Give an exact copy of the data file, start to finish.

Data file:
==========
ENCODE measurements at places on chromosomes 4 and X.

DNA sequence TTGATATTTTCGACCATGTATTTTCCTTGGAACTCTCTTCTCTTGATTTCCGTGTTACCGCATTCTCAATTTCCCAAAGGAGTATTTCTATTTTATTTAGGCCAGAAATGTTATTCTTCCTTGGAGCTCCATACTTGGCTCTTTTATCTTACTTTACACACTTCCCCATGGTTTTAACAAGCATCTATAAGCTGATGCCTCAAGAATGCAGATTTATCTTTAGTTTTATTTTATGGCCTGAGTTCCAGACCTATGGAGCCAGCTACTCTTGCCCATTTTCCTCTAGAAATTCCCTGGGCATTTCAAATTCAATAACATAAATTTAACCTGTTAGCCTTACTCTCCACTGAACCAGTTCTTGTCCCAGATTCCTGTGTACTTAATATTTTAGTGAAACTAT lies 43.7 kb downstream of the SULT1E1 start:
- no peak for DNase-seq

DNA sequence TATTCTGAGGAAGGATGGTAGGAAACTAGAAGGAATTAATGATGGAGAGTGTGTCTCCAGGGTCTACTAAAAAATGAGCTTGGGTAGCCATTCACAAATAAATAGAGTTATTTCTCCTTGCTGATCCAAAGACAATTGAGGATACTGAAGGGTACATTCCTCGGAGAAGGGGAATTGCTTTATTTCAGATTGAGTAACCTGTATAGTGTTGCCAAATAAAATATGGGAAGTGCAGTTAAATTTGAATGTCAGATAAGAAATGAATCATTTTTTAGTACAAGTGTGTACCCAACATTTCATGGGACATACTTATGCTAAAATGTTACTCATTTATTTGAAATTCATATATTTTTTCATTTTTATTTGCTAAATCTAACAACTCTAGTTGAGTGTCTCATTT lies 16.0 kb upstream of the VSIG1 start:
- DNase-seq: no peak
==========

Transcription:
ENCODE measurements at places on chromosomes 4 and X.

DNA sequence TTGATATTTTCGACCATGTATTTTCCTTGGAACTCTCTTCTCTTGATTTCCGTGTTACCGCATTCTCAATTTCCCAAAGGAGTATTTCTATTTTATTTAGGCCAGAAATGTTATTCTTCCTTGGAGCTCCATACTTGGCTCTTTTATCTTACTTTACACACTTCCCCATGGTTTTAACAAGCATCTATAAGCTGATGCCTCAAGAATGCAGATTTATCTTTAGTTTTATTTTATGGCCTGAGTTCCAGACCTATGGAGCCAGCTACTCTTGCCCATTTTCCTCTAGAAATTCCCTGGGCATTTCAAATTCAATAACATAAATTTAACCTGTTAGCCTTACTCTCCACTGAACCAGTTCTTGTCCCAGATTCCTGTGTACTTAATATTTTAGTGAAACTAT lies 43.7 kb downstream of the SULT1E1 start:
- no peak for DNase-seq

DNA sequence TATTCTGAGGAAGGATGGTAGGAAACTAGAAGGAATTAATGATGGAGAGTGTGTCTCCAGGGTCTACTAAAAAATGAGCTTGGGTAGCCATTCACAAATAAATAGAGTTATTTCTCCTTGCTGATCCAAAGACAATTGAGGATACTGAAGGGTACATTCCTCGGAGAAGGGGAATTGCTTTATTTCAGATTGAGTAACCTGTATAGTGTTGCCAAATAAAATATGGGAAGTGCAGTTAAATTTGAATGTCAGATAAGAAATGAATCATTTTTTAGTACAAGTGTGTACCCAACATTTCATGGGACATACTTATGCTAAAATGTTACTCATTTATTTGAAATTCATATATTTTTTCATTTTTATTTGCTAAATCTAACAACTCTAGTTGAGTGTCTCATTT lies 16.0 kb upstream of the VSIG1 start:
- DNase-seq: no peak